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Thursday, August 6, 2009


While walking little Max this morning for his usual block walk we saw the Madison Co. school bus stop and pick up two children down on the corner. I did not realize they started back today. That can only mean that the season is going to slow down soon and the harvest will start drying up and heading toward the compost bin. And speaking of composting, you gardeners who are as I jokingly call "LITE GARDENERS", should try it for your own gardens. One doesn't need a "bin" as such to try composting but just a small, designated area in your own garden home and start piling up your garden waste, grass clippings, tea bags/coffee grounds, egg shells, leaf raking & any other garden refuse that will "DECOMPOSE" in the pile, thus the term "compost". You can contain it if you wish by using some old discarded fencing formed into a circle, some brick or blocks stacked up or make something called a "compost corral". I will add a video link to making compost corrals on the blog today. But I am very satisfied with my 3-bay compost bin. So you can add your own 1200-lbs of yearly waste to your garden instead of your local landfill.

I needed some leaf waste (brown) for my bin this week and after helping a neighbor clean up her yard, I brought a bag home and added it to my "cooking-off" left bay and after this week will "stir" the mixture. Remember though to add your waste in layers in which you have the raw product, leaf waste and then some soil. You can recycle from your finished pile for the soil. You can also go to WalMart (tm) and purchase a box of earthworms from the sporting goods center and dump them into the pile to start your break-down processes. I have a friend at my place of employment who has access to a family farm with a lot of cow manure and I am making another bin (next to my compost bin) as soon as I take up my temporary garden fencing on the back of my lot to add a manure pile. I will add that into my composting as well and then the finished pile will be fertilized as well as adding to the cooking off process.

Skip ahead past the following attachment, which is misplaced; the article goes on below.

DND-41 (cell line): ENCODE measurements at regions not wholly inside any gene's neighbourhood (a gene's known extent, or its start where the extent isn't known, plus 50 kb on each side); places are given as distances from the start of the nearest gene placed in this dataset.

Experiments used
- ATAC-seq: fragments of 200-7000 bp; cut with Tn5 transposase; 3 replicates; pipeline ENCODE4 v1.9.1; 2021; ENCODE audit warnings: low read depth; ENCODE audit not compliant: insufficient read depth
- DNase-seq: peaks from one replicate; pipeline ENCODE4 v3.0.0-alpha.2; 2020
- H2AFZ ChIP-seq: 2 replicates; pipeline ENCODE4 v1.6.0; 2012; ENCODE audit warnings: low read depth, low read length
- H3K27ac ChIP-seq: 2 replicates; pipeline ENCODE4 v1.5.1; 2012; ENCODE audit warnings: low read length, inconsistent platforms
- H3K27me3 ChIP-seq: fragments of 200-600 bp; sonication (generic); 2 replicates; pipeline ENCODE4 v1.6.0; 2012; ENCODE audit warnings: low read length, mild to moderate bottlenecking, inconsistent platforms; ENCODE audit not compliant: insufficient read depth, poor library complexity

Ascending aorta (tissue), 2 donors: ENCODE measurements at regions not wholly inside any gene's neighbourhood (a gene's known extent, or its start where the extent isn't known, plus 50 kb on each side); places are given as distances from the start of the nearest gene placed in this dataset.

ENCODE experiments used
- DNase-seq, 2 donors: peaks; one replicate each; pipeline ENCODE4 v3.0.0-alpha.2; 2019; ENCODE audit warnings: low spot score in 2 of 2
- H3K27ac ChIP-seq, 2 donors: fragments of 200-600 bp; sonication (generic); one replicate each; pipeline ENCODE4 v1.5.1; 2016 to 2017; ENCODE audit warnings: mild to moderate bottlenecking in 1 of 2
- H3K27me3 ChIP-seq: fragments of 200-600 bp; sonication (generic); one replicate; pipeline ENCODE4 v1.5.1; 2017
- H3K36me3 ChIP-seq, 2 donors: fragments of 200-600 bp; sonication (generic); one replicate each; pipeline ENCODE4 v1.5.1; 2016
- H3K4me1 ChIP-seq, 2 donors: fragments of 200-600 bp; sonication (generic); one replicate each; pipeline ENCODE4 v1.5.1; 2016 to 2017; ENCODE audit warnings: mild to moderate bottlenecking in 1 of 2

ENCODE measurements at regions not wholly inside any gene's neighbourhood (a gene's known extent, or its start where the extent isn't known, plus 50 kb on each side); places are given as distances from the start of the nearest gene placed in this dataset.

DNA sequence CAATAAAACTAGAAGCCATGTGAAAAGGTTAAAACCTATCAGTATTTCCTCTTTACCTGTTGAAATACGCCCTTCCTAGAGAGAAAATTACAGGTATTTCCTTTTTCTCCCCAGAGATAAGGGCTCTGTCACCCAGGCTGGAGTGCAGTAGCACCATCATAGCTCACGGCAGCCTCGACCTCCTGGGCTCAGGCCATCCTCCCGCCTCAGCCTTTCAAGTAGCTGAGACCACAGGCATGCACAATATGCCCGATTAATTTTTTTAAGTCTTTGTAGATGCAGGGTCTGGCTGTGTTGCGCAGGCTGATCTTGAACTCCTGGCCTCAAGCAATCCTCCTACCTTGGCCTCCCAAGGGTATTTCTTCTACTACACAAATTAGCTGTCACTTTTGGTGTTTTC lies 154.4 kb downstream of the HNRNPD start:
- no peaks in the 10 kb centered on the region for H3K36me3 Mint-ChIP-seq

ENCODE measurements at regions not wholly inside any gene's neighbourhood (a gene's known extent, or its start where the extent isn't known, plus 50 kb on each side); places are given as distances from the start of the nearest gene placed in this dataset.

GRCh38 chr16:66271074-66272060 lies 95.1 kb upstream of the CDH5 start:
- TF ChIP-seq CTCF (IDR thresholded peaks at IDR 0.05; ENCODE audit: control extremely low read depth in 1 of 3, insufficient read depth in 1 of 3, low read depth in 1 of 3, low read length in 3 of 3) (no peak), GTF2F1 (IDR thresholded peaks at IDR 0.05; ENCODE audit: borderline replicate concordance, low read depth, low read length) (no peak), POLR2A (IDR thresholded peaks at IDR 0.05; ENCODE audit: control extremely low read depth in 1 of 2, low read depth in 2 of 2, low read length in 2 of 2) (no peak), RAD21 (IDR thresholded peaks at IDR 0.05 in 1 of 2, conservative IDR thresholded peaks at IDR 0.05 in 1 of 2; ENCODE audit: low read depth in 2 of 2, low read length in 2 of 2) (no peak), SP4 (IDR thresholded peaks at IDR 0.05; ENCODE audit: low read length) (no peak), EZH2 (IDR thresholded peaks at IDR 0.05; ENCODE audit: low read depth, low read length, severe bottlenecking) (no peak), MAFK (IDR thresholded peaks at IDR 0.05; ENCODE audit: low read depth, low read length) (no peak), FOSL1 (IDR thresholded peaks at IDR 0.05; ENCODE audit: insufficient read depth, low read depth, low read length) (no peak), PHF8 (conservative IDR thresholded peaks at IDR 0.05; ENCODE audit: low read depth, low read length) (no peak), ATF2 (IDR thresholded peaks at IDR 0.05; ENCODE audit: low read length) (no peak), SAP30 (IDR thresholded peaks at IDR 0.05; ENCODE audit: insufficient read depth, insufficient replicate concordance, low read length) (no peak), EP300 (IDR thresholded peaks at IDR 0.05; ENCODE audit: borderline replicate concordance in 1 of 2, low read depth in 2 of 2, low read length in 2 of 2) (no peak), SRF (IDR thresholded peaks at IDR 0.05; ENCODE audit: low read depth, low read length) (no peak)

So with fall really being one of our best seasons for compost additions I look forward to the end of the growing season with anticipation of the rebirth of this garden home from the outlook of a Tennessee Certified Master Gardener aspect after completing my internship this fall at UTREC and my subsequent certification. I aspire to have the best garden in Jackson or at least on my street anyway! And again remember your daily gardening affirmation for today: 1. Soil preparation - dig into your soul (soil), 2. Plant seeds - do a service for others, 3. Feed & Water - nurture your friendships and relationships, 4. Harvest - Enjoy your abundant life of love and giving to others and they will return the love especially when you need it most!


  1. What about tilling the garden under as it finishes producing. I pulled some of my squash today (almost no roots left at all), and composted it, but would it hurt to just till it under and let it compost "on site"?

  2. David, I think one could easily just do some what one might term "growth tilling", where you just till everything under as it finishes producing. Just remember to remove all wire, strapping, ties, string, etc. used as supports before starting the tiller or you might have a repair job on your tiller due. But yes, this early in the end of the season if you are finished basically and have all you want from your harvest, certainly go ahead and till in now. You might also go ahead and add any fresh maunure you can get your hands on and also a little extra lime now as well. Till in really good and then add any other leaf mold or other materials that will add some lightness to the soil. I believe you are in Giles CO, TN and you might have some issues with a little hard pack red dirt there as well and need the lightening up. Unless being by water you have some sand in which you definitely still need some leaf mold but some heavier soils as well. Happy tilling my brother!